So I walked up to the route and peered up through the trees and daisies and grass. Not too steep and not too blank. Route finding – always a problem in the Wye and especially for someone like me with an inability to translate the words into the thing before me- could be facilitated by bellows from the belayer below , book in hand (or by feet in a safe way).
‘Can I do this?’ I asked. ‘I think you’ll be fine,’ came the reply. I wasn’t quite sure I liked the word ‘think’ but I moved on quickly and started to gear up with a different part of my brain.
So with Chris shouting the obscure route instructions to me I started the 30m pitch. The descriptions had to be shouted to me throughout the route and I’d like to apologise to the other 2 climbers in the area for the disturbance.
The first half reminded me of the lower pitches of route on Suspension Bridge Buttress in the Avon Gorge – balancy and edgy but not too steep. So not too uncomfortable. There were awkward moves but fingers and toes could always find something (in the end). I did some gardening and found gear placements both good and not so good (But not enough of them I was advised later). ‘Breaks’ appeared regularly but they never seemed to be able to hold a cam like a cork in a bottle. Overhangs appeared regularly too: more reason for more gear. And then…it got very very steep and all a bit thin and I started to make a noise like a strangled cat (entertainment for the belayer) and announce that ‘I’m not sure about this’. A bit late for indecision really. The language then became very multi coloured. ‘That’s not a f****** 4c move’ was declared to the birds and daisies at one point. But the funny turn continued and I managed to trust in my abilities and arrived at the top without too many bouts of disco leg, sweaty palms and that question ‘when is this going to end?’
Type 2 fun. Out of my comfort zone, but apparently this is occasionally needed if you’re intending to push your grade – which I wasn’t and which would explain the surprise I felt at the end of the day. A nice surprise though.
Not sure what route to do next.

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Mountain Days


CIMG4469I concentrated all my powers of weather goddess and conjured up a May Bank Holiday in Snowdonia with no rain, no standstill motorway and no crowded crags – honestly.
My ambition was …to be in the mountains… a trip up Main Wall would be nice, but choices are determined by the mountains not the climber. On Saturday Simon and I played on the local Llanberis crags sheltered from a sharp wind. Nice rock.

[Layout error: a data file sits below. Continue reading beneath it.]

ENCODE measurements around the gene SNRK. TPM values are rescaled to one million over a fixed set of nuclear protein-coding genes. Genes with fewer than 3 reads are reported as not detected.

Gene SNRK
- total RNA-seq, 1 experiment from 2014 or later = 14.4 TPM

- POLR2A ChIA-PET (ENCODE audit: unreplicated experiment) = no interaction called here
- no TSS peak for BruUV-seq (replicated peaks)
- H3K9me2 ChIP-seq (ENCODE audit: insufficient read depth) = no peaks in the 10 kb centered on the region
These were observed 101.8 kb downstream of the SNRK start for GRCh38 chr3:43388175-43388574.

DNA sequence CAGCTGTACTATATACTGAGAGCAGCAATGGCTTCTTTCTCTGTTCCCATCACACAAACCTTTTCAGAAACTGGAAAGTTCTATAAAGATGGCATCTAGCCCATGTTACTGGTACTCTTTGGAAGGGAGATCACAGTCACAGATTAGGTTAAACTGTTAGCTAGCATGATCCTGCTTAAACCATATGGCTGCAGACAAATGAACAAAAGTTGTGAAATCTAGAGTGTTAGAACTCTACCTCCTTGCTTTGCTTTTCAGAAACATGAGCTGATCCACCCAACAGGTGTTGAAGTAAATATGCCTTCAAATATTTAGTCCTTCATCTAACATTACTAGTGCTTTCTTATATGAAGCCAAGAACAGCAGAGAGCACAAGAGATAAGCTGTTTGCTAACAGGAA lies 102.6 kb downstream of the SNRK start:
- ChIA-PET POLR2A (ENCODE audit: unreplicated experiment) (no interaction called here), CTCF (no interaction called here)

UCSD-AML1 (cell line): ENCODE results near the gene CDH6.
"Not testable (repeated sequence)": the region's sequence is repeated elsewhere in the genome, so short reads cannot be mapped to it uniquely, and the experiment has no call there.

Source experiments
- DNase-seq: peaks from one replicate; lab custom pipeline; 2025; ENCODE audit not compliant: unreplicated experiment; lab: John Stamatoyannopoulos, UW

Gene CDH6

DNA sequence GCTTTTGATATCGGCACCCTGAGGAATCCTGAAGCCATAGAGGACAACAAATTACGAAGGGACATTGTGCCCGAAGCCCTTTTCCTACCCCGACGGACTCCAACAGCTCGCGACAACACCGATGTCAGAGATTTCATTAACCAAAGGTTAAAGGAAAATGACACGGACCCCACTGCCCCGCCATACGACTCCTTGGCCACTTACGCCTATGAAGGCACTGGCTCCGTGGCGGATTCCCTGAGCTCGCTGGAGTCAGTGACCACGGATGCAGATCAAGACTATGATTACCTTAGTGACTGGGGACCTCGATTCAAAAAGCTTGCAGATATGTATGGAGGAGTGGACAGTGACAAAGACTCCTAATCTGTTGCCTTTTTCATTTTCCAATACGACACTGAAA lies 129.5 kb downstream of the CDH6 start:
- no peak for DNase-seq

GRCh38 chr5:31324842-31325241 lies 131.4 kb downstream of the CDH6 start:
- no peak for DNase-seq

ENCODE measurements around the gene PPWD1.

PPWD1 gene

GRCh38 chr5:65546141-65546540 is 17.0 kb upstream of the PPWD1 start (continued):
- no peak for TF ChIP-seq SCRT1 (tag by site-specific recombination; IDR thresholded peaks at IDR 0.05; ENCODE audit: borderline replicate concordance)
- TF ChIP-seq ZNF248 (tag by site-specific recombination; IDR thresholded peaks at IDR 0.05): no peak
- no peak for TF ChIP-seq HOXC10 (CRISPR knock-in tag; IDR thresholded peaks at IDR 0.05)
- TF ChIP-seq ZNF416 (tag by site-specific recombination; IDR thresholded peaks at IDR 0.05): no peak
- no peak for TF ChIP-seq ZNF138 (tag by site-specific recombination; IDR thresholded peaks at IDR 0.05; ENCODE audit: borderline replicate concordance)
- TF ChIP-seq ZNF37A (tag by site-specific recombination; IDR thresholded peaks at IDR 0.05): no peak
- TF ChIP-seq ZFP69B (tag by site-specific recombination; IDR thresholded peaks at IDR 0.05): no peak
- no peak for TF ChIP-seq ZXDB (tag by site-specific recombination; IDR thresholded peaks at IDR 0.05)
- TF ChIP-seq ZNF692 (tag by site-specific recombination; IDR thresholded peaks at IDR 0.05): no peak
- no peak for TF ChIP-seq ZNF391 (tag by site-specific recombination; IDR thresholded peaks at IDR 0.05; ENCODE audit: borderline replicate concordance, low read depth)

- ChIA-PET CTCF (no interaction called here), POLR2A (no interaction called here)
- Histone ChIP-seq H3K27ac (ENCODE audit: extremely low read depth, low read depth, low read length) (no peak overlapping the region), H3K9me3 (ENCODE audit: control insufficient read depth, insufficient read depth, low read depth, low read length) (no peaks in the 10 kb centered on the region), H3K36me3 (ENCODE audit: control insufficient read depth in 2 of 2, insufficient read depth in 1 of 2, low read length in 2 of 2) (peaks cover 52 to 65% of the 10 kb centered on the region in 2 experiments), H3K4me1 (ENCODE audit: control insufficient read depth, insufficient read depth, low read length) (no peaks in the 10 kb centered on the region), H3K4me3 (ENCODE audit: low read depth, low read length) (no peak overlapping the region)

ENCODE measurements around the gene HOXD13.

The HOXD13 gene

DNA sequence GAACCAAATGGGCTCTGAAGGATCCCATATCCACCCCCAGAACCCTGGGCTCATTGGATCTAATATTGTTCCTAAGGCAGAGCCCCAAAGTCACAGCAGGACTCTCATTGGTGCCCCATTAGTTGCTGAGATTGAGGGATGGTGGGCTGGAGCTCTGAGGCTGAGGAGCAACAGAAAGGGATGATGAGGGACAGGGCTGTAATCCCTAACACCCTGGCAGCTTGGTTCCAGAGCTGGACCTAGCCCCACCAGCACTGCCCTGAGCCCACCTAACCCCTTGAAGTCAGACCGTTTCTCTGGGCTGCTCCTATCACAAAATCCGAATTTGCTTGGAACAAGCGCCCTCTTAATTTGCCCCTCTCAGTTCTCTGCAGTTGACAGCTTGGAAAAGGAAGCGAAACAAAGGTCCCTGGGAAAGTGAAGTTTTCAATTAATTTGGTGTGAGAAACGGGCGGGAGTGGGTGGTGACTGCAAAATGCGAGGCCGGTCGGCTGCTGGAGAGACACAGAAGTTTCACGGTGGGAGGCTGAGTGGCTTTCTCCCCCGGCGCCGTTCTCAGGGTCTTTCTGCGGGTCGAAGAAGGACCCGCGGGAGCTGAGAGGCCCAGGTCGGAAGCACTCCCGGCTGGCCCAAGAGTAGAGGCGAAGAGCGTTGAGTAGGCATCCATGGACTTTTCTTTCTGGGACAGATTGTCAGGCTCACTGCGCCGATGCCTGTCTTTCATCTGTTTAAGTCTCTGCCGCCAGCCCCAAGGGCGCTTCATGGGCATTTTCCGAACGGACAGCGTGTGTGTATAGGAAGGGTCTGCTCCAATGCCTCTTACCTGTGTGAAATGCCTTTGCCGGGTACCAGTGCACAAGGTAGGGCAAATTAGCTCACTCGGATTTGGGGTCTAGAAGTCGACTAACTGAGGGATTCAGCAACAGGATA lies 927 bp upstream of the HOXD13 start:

We woke on Sunday to cruel northerly which made it an easy decision not to hang around on belays on a northerly crag. It’s that time of year when my body has had enough of the cold and wants to be warm – and not by being wrapped in 4 layers of clothing. I emerged from the tent with 4 layers of clothing. A plan quickly took shape for a day moving in the mountains. We hopped into Dave’s car and slipped over to the Ogwen Valley to do a slab climb. Not the overrun Idwal but Atlantic slab: ‘Left Edge’- a 5 pitch (sort of) V Diff we could quickly swop leads on.
It wasn’t a long walk in but it was painfully uphill. The 4 layers became 2… and then 4 again as soon as I reached the wind-blasted start. Simon sauntered up the first pitch throwing in gear as I watched a group of 3 elderly men approach. They stopped and we had an exchange of pleasantries and then the climbing talk began. The small bright-eyed bearded man said he was there to show his friends a fine climb on a fine piece of rock. They were all in their 70s. ‘Look’ ,said the bright-eyed man as he put his feet into a pair of ankle high climbing shoes . ‘These boots are older than you’. He intended to solo it while the others were going to get their ropes out. They’d been there and done it, and were now clearly thoroughly enjoying a time when they could play gently and make the most of their surroundings. They were in it for beauty and quality. Not a bad ambition.
I followed Simon up, enjoying great friction, and while on the first belay overlooking the weird ‘waved slab’ I had a short lesson from him on ‘tension gash’ . No, not the name of a heavy metal band but an arabesque quartz formation. It’s interesting climbing with a geologist.